Skip to Content

CEO Daily: One contest Trump isn’t winning

Saturday Morning Post: The Weekly View from Washington

On Friday morning, Jeb Bush scored what under normal circumstances would be considered a major coup for a Republican presidential hopeful. The night before, at the sixth GOP debate, the faded onetime frontrunner turned in another performance more mediocre than he can afford. Yet less than twelve hours later, cable news pundits interrupted their morning-after chatter to carry an announcement by Lindsey Graham, the senior senator from South Carolina, that he was throwing his support behind Bush. Graham quit the race last month after failing to move the needle, including in his home state. But he still commands a deep and broad political network in the Palmetto State, which happens to be hosting the third event of the primary next month. NBC News called Graham’s move to Bush a “sign of the GOP establishment consolidating.” Well, not exactly.

It’s true that Bush still leads the field in gathering endorsements from top elected officials — with Graham aboard, he now claims the backing of 5 Senators and 26 House members, per a tally by FiveThirtyEight. But among voters, he’s lagging badly, polling in fifth or sixth place in each of the first three primary states. The situation is dire enough that, according to Politico, many of his donors now assume he’ll quit after New Hampshire, meaning he wouldn’t even contest South Carolina. Meanwhile, Donald Trump — who shares a polling lead in Iowa with Texas Sen. Ted Cruz and laps the field in surveys of the next two states — has a grand total of zero top elected officials backing him, ranking him dead last in the endorsement hunt. And Cruz has 16 hard-right House conservatives behind him but none of his Senate colleagues.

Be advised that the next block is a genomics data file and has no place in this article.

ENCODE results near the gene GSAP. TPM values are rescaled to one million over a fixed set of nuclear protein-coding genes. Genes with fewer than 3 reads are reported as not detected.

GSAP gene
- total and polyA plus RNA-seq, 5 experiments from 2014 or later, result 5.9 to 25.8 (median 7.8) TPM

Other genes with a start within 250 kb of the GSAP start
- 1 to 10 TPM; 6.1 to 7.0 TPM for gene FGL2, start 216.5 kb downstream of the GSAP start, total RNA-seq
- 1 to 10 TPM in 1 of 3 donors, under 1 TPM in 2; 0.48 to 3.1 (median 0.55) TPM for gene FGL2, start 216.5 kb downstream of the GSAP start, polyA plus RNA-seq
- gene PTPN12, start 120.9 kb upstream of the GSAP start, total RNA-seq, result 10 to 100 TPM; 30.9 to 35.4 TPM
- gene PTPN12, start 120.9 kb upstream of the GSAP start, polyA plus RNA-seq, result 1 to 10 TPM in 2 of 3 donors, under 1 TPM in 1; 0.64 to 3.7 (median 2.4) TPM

This is not how the process usually works. On the contrary, over the last three decades, early endorsements from candidates’ colleagues have been among the strongest indicators of who’ll prevail once the actual voting starts. They serve as a form of trickle-down affirmation from the elected elite to party regulars and money-men and then the rank-and-file. This season, however, a disaffected base is mounting a mutiny. Under the new disorder, a long list of gold-plated endorsers may do more harm than good, a certification from entrenched power most voters are keen to overthrow. Marty Cohen, a political scientist who coauthored the 2008 book “The Party Decides” — an argument for the potency of endorsements in modern primaries — isn’t convinced the rules have inverted. No one’s cast a ballot yet, and Bush’s nearest rival for endorsements, Florida Sen. Marco Rubio, remains a good bet to unify establishment support. Elites may have failed to preselect a nominee. But, Cohen asks, “do they still have a veto?” Tough to say. “It’s a crazy cycle.”

Tory Newmyer

Top News

With Sanders surging, Clinton no longer looks like a lock

When it comes to insurgent outsiders, Democrats aren’t immune this cycle. A seemingly prohibitive lead that Hillary Clinton built against Vermont Sen. Bernie Sanders has melted away in recent weeks, and senior Democratic officials are now contemplating the consequences for the party if Sanders emerges with the nomination. Sanders has now pulled into a statistical tie with Clinton in Iowa and holds a commanding, double-digit lead over her in New Hampshire. The Clinton campaign is putting on a brave face, insisting they always prepared for an extended primary. The candidates will square off Sunday night in their fourth debate.  Washington Post


• Cruz’s eligibility gets its first legal challenge